You set one, right? Having a clearly-defined budget helps you with everything from keeping your guest list trim to talking yourself out of having a live giraffe walking the grounds at the ceremony. Don't laugh. Read enough bridal magazines, go down a few too many Pinterest black holes and you'll start launching the wildest of what-if plans. Go ahead and dream big, but let your budget be your first reality check.
Don't want to wear white? Don't! Your outfit and wedding party are all up for individualized iterations these days. Add in your kids, your pets or a beloved relative. Have men stand for the bride, put women in the groom's party or let your best friend get ordained so she can perform the ceremony. Make sure this day is about what makes you and your partner happy. Have fun with it.
There's something to be said for having the wedding on your home turf. You know the area and probably already have some connections to local vendors and locations. Destination weddings can be awesome, but ask yourself: Will that spot have everything I need to have my wedding? And is everyone I want there going to be able to afford this? If you're not in a position to pay their way, maybe save that island destination for the honeymoon.
Even if you're not particularly religious, if you or your partner come from a religious background, think about what traditional elements you might want to include that your families would appreciate. You don't have to have a full orthodox ceremony, but you can give it a nod in some way. Unsure how? Talk to your more devout relatives about what the most meaningful elements of traditional ceremonies are. They'll be happy to contribute to your day.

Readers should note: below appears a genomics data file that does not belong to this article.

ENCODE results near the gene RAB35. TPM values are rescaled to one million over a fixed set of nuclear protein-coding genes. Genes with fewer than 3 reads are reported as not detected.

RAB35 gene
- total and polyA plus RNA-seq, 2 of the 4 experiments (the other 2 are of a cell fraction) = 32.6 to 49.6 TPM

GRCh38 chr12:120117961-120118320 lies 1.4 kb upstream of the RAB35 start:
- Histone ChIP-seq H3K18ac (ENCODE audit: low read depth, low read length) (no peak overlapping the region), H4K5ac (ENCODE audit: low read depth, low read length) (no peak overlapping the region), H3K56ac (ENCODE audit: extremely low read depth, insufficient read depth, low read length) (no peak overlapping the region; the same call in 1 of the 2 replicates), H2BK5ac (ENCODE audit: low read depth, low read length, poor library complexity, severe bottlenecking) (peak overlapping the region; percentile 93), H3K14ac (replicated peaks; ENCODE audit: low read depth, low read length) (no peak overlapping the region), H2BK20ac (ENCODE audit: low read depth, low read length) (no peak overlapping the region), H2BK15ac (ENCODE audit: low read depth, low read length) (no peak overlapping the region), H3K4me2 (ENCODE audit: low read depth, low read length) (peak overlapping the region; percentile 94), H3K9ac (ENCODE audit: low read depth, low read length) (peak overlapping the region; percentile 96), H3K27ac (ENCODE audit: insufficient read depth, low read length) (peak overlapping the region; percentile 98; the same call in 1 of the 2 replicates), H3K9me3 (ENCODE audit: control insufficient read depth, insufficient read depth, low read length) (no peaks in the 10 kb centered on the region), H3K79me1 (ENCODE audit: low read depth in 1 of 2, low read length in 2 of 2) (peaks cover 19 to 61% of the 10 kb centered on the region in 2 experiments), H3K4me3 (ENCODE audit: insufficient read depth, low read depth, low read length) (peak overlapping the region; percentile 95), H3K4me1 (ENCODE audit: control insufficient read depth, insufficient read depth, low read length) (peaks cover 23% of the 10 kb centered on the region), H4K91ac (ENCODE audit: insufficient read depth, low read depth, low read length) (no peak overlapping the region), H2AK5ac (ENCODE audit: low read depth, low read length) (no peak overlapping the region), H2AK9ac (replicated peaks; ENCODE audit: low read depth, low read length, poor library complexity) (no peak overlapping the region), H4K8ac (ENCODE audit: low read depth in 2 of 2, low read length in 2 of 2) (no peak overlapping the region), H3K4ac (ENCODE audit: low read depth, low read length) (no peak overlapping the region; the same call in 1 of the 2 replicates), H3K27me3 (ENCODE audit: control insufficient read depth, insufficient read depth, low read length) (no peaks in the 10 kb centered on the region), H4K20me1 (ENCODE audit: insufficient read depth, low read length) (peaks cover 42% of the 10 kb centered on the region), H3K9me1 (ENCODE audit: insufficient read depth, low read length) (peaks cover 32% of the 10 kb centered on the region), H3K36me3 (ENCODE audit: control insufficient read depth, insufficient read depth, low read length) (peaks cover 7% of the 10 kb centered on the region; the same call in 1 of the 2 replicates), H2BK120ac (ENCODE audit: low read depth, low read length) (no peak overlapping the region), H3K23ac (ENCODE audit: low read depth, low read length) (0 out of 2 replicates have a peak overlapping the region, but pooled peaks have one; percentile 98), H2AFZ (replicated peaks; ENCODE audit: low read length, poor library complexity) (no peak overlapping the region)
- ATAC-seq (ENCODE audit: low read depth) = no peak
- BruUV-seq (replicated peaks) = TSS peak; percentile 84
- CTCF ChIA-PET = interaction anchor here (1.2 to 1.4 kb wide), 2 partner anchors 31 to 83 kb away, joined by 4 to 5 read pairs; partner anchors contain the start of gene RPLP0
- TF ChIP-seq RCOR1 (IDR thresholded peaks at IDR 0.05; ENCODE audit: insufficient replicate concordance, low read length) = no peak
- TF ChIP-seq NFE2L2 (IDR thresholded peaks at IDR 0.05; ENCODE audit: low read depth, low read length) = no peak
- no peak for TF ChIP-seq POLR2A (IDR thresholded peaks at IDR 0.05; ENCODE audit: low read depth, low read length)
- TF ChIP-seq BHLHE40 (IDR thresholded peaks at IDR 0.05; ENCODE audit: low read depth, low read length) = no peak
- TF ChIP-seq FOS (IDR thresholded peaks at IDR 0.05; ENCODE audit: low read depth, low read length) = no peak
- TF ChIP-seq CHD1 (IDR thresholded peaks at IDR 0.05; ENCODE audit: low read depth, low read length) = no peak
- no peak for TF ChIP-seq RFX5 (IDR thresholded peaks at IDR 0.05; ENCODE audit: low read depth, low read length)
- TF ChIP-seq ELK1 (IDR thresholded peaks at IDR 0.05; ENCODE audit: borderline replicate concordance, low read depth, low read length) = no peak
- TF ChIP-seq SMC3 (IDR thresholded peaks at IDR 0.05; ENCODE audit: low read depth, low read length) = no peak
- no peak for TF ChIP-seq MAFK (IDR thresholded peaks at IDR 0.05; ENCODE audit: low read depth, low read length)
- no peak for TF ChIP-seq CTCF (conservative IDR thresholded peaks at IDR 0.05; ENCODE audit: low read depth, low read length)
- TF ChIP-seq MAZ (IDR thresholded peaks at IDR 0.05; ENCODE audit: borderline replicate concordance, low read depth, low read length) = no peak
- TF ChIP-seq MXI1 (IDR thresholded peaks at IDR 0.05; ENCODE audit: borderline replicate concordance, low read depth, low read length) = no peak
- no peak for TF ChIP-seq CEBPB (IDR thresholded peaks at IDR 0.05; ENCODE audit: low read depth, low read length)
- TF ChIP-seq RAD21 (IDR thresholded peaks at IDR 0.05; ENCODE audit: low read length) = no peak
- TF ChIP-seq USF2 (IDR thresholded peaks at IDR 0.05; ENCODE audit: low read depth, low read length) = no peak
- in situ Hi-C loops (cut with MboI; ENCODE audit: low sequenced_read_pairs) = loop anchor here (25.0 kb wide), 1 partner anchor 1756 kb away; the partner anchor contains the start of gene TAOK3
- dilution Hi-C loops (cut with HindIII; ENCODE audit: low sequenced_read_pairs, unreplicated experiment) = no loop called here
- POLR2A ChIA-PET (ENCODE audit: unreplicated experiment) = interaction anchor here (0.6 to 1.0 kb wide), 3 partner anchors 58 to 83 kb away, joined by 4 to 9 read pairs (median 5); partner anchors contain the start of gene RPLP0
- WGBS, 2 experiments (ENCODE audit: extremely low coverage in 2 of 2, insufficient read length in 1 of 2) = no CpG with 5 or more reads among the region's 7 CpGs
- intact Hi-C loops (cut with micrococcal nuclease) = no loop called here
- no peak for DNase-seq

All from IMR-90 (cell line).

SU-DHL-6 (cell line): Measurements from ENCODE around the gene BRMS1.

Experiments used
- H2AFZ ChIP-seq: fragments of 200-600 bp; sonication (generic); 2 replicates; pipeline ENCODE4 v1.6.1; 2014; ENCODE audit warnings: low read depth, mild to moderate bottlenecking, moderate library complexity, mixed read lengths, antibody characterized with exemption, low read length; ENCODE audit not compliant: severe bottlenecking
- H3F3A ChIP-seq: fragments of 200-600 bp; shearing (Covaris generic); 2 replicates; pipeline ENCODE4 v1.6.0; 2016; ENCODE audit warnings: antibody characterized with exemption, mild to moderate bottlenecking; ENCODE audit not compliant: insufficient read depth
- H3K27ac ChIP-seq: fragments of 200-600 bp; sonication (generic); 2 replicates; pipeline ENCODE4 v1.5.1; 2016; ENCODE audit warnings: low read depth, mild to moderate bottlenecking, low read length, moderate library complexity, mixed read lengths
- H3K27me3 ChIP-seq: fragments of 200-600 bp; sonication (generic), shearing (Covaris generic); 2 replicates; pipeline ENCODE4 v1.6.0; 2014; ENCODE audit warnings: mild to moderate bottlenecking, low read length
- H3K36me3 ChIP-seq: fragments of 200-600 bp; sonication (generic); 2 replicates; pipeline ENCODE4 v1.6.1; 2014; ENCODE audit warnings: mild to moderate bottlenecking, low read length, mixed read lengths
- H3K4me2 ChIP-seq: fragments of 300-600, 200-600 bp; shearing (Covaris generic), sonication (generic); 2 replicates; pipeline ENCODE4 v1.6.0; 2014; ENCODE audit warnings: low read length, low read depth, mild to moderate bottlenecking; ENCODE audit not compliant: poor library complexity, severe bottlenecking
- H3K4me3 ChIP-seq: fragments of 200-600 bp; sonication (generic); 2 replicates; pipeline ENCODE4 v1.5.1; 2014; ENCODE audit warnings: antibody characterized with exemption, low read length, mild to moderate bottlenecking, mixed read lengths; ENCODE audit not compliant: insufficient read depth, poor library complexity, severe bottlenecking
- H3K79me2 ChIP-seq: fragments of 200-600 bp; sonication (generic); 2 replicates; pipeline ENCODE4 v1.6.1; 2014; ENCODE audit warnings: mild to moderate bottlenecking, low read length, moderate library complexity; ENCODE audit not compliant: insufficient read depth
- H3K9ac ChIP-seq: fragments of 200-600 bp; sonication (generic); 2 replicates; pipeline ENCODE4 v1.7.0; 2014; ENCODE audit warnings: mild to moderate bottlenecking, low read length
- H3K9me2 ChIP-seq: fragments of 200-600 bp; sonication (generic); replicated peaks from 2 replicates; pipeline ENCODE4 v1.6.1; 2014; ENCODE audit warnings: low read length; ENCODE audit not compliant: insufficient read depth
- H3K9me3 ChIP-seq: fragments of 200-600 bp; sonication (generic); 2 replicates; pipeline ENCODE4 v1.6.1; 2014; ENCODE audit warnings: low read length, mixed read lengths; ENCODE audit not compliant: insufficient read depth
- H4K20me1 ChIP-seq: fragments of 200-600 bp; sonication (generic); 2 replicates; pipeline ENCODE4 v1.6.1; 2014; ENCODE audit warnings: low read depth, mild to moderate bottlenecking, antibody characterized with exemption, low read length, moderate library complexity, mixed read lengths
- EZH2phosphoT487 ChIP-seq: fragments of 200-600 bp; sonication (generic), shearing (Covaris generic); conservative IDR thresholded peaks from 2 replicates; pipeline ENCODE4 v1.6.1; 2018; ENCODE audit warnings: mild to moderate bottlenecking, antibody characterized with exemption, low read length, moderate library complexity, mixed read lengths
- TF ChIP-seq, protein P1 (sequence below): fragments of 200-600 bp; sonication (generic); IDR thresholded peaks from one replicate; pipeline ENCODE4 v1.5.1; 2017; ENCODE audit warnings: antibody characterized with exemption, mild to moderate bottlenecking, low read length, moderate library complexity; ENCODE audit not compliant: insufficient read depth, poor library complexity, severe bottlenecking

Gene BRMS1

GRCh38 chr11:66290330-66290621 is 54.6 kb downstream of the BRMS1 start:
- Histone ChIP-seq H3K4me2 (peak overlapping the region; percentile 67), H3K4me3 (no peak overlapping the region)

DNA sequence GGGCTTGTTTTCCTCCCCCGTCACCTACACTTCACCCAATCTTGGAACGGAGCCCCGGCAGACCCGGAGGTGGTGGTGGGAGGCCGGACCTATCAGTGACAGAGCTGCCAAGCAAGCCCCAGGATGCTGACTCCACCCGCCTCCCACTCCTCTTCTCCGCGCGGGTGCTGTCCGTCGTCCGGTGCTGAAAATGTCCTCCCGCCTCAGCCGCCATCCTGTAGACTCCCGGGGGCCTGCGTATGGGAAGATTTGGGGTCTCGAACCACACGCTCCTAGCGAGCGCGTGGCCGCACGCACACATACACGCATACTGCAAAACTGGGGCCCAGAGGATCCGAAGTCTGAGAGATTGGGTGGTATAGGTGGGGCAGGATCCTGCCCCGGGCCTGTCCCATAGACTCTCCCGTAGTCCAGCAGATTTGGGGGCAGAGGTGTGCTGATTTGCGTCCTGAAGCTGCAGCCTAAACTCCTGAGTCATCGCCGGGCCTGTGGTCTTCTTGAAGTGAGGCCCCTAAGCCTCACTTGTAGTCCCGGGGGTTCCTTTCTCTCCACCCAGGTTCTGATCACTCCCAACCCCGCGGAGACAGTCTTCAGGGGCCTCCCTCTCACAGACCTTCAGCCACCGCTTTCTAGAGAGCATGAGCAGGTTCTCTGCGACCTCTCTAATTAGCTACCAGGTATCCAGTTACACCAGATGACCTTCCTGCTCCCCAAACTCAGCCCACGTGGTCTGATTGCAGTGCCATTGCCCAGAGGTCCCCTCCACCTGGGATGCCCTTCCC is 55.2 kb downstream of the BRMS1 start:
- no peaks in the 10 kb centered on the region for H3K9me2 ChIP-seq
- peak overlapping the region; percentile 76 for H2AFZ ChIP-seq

From the wedding party to the caterer, remember that these people are doing a lot to help make your day great. Your friends put time and money into being there for you, so gifts are customary, along with thanking and feeding them. For caterers and other staff, tipping is generally expected. Some vendors will already include this in your bill, so be sure to check.
Planning a wedding involves just...so many details. Knowing who is and isn't coming, who is and isn't bringing a guest, are some of the most important things a couple needs to have confirmed. As a guest, your first act of due diligence is to respond to your invitation. One of your last? Being on time to the actual ceremony. Check the invitation, and be on the lookout for special instructions such as where to park and when the ceremony officially starts. Being a little early is also a good idea.
The LGBTQ+ can now openly, and legally, celebrate their unions, and this is a beautiful thing. Chances are, if you're invited to a same-sex wedding, you're already cool with this. If you're not, either send your apologies or put your personal politics aside to celebrate the day with a couple that clearly wants to make you a part of it. This is also the time to step away from any smoldering family arguments as well (looking at you here, Uncle Dave).
The happy couple should have included a note as to the dress code for the day and any other pertinent details. For example, some couples ask for donations to charities in lieu of gifts. Or maybe it's a dog-friendly day. Remember to look for, and follow, these instructions. Every guest can help the day go more smoothly and beautifully by just doing this.
Naturally, you'll want to grab a few shots of the wedding procession, the couple at the altar, the kiss. What you don't want is your phone ringing right as the vows are exchanged. Set your phone to silent, and try to stay off social media for at least the length of the ceremony.